Yesterday, as I was driving north into Fallon on 95, I saw a horse pasture to my right. It was a fenced pasture with a deep gulley inside the fence. The gulley had a steep slope, one that could be negotiated by a mature horse but not a colt. Two colts were lying along that steep slope. My guess is they frolicked along the edge, fell in, could not get out, and collapsed in exhaustion and despair.
Most of the mature horses in the pasture had gathered around. Several were at the top of the gulley. At least four horses had come down into it and were standing over the little ones. They were standing as if at attention, majestic in a posture of defense. They were guarding their young and calling out for help.
I called Dean Trudy Erquiaga on my cell phone (it’s alright I have Bluetooth). She called the Churchill County Sheriff’s Department, who in turn called the Highway Patrol. That’s as far as I know of the story but I imagine it came out alright. Fallon is the sort of place where a horse in need can find a friendly human hand.
But I can’t get out of my mind the picture of those horses standing over their colts. It was a thing of beauty, a thing of character. That image leads me inevitably to a sadder, contrasting picture – the state of children in Nevada and the response of our adult population.
Our dropout rate, our domestic violence rate, our divorce rate -- all the facts are consistent and emphatic. Thousands of Nevada’s children are lying in a ditch, exhausted and in despair. If we start with their families, the adults are often broken themselves. One way or another, many children today do not have families watching over them. We preserve our ranking as the state with the lowest number of young adults with post graduate degrees by remaining the state with the lowest percentage of preschoolers who are read to daily by an adult. The schools and social service agencies, already operating on a shoestring, are now being drastically defunded.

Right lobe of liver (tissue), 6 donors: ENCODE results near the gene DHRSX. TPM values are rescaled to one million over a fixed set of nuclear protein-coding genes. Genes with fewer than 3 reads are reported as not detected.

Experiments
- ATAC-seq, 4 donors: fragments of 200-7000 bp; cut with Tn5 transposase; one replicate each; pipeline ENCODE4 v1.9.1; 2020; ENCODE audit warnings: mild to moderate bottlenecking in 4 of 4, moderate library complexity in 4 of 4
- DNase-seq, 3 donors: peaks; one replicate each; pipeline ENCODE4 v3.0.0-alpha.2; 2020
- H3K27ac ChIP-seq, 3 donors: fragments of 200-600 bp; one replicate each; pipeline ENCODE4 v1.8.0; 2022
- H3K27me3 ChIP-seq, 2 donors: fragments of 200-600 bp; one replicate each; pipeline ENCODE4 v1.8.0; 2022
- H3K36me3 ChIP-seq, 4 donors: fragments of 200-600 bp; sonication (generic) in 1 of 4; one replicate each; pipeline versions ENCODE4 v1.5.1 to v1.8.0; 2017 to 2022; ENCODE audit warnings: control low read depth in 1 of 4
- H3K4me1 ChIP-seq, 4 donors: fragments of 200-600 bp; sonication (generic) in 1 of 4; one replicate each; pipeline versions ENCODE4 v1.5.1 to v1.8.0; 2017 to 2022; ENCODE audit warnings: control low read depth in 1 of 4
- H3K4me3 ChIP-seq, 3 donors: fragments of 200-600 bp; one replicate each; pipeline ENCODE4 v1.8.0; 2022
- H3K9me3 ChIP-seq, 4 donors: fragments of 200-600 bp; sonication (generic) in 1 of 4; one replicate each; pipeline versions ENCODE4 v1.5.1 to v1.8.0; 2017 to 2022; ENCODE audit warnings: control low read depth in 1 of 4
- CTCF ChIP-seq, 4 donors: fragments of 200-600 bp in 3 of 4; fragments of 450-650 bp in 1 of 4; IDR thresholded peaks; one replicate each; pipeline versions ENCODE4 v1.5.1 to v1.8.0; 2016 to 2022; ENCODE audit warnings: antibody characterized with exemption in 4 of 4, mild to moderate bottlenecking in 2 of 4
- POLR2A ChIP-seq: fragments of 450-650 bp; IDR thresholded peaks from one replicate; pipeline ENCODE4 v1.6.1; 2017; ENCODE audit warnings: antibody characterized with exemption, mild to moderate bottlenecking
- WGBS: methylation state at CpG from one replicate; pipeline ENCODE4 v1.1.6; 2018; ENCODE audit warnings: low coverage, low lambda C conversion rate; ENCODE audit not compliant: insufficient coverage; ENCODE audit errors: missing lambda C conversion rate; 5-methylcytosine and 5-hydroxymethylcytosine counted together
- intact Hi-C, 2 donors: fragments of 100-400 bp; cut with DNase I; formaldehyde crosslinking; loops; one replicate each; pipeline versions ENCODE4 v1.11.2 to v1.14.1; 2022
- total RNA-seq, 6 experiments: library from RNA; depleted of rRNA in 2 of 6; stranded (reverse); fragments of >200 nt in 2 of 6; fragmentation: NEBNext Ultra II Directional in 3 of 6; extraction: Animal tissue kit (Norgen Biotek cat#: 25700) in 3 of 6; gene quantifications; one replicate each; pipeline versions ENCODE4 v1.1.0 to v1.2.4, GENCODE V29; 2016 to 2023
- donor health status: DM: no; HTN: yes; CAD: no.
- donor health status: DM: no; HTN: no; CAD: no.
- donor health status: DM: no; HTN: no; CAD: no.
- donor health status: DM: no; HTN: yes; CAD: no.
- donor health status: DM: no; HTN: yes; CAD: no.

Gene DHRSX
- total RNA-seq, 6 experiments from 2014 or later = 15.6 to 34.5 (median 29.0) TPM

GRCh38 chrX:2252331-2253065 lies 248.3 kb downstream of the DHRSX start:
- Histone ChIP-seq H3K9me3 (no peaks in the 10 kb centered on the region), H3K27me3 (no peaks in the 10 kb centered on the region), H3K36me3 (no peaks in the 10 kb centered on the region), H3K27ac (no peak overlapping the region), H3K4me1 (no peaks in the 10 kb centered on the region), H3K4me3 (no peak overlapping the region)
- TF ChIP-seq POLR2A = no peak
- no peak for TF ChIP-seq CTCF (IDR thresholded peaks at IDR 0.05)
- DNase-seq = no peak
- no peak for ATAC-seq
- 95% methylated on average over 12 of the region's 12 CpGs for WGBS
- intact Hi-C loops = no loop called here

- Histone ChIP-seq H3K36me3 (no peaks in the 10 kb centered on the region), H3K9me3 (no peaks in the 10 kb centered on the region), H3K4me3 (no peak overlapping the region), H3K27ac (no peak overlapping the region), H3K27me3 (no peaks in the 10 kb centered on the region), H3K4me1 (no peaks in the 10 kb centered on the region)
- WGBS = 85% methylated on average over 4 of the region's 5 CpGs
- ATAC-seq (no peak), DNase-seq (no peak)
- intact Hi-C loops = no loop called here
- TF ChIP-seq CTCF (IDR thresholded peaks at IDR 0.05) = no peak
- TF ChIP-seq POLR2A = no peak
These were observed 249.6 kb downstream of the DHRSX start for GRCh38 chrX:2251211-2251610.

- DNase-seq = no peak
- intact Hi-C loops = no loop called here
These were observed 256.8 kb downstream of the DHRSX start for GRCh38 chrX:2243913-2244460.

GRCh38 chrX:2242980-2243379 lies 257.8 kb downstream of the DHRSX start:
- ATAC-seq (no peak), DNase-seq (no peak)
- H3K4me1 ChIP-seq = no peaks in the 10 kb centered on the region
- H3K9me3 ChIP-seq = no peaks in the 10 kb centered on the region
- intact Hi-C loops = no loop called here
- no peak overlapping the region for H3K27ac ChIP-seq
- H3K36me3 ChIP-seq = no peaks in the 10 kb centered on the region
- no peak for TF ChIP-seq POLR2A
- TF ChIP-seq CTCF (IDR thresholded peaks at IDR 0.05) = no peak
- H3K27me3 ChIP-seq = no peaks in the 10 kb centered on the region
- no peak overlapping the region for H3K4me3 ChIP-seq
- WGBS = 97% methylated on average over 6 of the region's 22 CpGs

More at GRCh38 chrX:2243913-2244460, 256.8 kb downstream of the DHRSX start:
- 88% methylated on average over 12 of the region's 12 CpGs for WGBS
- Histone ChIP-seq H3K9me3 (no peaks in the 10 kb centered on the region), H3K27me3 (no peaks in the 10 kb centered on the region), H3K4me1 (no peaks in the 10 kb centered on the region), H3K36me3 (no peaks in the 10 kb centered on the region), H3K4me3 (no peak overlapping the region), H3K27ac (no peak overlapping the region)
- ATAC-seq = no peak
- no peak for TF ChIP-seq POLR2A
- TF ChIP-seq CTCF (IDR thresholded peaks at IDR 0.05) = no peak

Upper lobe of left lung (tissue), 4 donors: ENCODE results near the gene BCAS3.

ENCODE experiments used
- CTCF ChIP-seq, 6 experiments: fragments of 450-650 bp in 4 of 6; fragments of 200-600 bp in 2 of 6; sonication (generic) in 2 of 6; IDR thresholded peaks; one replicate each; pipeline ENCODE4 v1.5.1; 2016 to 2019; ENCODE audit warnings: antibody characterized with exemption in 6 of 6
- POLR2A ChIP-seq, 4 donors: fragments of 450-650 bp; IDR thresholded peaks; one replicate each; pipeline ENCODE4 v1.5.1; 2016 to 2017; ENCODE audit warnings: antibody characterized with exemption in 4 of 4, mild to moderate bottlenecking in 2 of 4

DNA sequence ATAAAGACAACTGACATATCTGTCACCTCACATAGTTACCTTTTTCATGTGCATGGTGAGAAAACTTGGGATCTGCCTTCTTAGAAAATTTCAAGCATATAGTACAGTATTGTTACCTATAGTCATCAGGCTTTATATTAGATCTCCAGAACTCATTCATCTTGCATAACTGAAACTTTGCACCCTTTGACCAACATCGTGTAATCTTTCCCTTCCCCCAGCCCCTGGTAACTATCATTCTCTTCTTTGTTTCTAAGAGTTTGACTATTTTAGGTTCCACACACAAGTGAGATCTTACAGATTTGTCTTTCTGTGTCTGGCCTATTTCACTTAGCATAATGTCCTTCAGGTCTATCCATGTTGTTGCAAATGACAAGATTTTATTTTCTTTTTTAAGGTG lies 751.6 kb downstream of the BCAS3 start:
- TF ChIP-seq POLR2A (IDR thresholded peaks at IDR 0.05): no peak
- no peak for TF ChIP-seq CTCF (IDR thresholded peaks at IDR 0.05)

It’s always easy to blame the politicians. Partly I do – but I don’t’ think they lied to us. They have been clear on their priorities and we have elected them. I can only say that the adults who run our state, the adults who vote, the adults who advocate for this interest group or that – the adults of our state are leaving the children in the ditch. The current political expression of child neglect mirrors the chronic neglect of children in their homes.
I am not the one to find a mission for the Diocese of Nevada. My place is to listen to what’s on the hearts of people both inside and outside our church walls. What I hear is deep concern for the children. What I hear is a desire to find a way to stand together and watch over our children. I see it happening in different ways in different churches and communities. St. Matthew’s and St. Paul’s, Elko partner with Communities in Schools; St. Peter’s works through Food for Thought and there are other parish/ public school partnerships; several congregations have taken up advocacy about child sex trafficking. We are beginning to restore our partnership with St. Jude’s Ranch for Children. Some of us have engaged in legislative advocacy for the public schools where we deliver food, shoes, and school supplies. We are seeking grants to begin Episcopal Children’s Services in Nye County to transport at risk children to their service providers (transportation the Sheriff can no longer provide because of funding cuts.)
There are no doubt many ways to take action. But the image that remains in my mind is of those horses watching over their young. Already, the Episcopal Church in Nevada is moving into that posture, standing over the fallen in the ditch – guarding and calling out to those with the power to do more than we can do.